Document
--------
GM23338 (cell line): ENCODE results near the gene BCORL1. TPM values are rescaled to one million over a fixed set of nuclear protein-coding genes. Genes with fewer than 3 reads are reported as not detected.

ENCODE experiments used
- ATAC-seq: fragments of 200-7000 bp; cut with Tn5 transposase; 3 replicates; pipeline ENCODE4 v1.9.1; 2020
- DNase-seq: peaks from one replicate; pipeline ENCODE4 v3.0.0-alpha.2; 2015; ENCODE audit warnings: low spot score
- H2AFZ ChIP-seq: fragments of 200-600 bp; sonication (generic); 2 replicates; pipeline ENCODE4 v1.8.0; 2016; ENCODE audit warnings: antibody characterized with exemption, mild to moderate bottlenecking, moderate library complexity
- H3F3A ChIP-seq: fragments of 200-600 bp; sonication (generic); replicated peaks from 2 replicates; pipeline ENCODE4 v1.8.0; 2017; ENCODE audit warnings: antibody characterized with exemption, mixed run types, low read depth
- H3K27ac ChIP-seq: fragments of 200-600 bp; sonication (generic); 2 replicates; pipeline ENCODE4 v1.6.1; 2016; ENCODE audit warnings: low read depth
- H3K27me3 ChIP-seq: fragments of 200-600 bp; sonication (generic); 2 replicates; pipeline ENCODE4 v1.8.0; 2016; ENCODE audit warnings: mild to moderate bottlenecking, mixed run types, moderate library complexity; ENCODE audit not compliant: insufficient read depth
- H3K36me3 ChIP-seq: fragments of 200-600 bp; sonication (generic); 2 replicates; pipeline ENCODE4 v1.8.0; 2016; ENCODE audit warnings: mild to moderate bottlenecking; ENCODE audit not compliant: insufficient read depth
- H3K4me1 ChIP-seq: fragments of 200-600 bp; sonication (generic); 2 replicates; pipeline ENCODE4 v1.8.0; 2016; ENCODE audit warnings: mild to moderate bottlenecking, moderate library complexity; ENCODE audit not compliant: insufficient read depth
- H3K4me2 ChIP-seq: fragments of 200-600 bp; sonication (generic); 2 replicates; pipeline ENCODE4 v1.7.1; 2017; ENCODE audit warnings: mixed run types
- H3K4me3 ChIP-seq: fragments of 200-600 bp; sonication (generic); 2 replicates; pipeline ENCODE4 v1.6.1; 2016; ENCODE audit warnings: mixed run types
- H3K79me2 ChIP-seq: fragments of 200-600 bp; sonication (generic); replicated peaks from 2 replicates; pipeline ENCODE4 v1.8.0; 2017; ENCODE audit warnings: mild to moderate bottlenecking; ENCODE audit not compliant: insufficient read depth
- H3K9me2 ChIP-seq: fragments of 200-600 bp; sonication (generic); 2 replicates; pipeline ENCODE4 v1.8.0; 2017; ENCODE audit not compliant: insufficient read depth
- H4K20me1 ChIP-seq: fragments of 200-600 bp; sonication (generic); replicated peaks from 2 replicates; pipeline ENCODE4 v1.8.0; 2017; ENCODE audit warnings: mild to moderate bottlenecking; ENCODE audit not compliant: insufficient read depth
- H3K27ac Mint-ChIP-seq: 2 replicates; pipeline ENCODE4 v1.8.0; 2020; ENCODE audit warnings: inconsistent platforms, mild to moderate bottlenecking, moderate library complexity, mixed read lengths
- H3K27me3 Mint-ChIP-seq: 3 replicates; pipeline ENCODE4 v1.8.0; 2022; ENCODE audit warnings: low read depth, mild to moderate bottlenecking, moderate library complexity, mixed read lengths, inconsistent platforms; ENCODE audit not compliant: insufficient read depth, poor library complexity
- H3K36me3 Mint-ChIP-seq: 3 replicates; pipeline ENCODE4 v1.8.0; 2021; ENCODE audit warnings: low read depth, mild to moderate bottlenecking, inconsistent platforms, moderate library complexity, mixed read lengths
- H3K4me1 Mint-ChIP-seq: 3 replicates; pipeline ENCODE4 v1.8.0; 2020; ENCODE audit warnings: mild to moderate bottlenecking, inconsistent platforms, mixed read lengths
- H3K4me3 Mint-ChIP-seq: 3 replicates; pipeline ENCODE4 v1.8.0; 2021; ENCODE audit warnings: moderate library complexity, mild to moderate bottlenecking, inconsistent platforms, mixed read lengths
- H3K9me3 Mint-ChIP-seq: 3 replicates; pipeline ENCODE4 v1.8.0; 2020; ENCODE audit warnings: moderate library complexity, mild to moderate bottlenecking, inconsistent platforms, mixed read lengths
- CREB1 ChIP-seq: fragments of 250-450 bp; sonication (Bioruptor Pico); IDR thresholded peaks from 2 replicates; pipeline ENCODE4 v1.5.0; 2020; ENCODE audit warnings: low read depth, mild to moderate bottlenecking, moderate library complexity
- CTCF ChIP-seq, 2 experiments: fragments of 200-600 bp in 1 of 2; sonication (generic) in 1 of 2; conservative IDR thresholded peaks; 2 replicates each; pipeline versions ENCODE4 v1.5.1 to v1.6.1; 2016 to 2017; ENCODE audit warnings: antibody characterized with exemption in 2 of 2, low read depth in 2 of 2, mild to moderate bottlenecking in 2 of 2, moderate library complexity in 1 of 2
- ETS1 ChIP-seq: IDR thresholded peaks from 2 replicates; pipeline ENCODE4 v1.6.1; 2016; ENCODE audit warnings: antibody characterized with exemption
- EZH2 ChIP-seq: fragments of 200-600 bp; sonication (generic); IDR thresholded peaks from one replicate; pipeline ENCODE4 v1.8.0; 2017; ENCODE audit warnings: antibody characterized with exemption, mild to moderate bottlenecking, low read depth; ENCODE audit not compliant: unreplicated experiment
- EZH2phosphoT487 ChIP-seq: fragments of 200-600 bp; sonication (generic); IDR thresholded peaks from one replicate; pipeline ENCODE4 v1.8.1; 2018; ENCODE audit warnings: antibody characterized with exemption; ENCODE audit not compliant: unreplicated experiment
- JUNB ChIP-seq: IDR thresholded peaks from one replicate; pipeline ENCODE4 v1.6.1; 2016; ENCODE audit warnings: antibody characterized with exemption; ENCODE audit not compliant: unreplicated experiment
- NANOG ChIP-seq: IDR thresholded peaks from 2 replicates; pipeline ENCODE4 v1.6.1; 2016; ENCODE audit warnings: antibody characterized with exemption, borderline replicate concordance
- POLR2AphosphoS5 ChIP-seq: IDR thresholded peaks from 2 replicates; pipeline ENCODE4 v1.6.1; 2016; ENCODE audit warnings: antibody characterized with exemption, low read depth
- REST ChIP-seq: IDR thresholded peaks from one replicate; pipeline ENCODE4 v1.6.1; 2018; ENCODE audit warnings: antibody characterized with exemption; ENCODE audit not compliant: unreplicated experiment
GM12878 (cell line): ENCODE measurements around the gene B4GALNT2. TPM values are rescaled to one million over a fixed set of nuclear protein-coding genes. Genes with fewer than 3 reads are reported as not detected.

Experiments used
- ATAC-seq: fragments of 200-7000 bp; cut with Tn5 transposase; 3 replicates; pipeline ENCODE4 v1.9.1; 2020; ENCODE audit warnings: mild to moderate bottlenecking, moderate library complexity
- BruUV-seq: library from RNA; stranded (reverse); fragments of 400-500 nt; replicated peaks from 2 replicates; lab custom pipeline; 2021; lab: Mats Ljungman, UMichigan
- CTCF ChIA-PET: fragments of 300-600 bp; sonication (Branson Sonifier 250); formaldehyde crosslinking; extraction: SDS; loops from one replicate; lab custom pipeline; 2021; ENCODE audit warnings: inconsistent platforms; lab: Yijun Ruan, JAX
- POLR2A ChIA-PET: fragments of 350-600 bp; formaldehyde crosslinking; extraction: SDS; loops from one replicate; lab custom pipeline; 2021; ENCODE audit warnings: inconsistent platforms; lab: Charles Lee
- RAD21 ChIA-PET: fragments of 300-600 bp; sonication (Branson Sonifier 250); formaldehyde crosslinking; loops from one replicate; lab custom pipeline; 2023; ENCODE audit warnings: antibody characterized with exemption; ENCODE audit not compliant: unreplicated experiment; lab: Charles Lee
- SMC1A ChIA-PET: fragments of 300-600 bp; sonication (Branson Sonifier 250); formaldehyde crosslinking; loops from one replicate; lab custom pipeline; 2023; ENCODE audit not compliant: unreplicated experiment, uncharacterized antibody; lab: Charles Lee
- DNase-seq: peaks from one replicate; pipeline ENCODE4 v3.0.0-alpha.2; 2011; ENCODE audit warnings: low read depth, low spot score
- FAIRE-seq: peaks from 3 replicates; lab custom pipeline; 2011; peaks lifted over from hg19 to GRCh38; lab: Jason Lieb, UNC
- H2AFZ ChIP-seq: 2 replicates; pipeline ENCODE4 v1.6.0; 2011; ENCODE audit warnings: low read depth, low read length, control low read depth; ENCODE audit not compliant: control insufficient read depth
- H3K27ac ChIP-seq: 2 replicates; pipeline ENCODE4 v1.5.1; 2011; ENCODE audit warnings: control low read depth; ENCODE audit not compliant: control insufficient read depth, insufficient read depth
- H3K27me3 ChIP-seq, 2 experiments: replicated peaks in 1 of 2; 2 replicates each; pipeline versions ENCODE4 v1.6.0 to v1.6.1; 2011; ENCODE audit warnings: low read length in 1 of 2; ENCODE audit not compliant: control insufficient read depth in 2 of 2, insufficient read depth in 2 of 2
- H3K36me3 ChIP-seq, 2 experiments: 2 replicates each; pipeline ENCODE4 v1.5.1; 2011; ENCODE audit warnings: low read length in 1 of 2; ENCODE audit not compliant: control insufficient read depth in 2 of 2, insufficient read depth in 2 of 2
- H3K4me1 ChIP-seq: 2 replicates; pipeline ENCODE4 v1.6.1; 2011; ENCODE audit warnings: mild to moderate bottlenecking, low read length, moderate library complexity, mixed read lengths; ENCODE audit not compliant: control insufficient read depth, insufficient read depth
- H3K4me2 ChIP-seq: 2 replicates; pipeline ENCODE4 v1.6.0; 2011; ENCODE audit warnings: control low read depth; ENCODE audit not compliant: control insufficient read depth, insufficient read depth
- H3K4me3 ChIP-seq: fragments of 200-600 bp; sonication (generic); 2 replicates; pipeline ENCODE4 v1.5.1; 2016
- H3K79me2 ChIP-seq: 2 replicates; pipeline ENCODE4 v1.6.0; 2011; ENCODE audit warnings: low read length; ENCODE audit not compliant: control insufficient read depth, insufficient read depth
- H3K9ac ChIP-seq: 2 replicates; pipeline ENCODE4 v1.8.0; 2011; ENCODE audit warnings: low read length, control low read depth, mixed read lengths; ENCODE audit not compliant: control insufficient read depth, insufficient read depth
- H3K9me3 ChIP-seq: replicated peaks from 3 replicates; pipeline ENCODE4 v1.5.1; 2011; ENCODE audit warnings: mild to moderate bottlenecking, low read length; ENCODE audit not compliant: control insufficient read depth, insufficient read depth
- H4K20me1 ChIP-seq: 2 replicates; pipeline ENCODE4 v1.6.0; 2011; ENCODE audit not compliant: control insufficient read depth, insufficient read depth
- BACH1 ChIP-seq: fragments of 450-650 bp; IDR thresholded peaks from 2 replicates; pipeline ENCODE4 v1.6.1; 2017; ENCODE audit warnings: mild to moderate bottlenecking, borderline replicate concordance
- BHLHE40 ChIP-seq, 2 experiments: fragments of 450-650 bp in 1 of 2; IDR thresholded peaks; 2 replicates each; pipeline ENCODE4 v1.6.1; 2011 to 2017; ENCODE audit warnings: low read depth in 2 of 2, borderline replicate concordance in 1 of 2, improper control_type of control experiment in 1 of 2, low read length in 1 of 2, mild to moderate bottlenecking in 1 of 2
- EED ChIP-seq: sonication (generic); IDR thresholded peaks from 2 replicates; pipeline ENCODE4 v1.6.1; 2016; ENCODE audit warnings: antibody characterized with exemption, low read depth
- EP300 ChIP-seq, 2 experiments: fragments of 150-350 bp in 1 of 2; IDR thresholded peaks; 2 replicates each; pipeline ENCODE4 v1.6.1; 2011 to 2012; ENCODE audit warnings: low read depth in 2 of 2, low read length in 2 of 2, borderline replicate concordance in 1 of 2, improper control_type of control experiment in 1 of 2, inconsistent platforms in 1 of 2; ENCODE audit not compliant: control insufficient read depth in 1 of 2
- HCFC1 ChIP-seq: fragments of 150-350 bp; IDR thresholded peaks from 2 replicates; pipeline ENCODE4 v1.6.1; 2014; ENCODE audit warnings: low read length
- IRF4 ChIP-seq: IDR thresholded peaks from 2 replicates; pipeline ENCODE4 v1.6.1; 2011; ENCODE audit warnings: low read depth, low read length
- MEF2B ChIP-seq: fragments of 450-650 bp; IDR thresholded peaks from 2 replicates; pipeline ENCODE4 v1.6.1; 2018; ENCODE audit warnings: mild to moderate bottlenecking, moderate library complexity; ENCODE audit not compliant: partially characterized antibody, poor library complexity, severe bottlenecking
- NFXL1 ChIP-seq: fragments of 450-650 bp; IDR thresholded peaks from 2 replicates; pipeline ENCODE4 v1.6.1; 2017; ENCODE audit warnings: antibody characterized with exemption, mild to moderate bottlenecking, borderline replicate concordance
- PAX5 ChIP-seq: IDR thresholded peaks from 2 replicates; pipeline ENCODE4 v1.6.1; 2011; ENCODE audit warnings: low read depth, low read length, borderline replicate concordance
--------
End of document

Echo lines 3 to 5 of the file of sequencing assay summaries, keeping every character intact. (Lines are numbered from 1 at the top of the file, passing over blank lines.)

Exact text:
- ATAC-seq: fragments of 200-7000 bp; cut with Tn5 transposase; 3 replicates; pipeline ENCODE4 v1.9.1; 2020
- DNase-seq: peaks from one replicate; pipeline ENCODE4 v3.0.0-alpha.2; 2015; ENCODE audit warnings: low spot score
- H2AFZ ChIP-seq: fragments of 200-600 bp; sonication (generic); 2 replicates; pipeline ENCODE4 v1.8.0; 2016; ENCODE audit warnings: antibody characterized with exemption, mild to moderate bottlenecking, moderate library complexity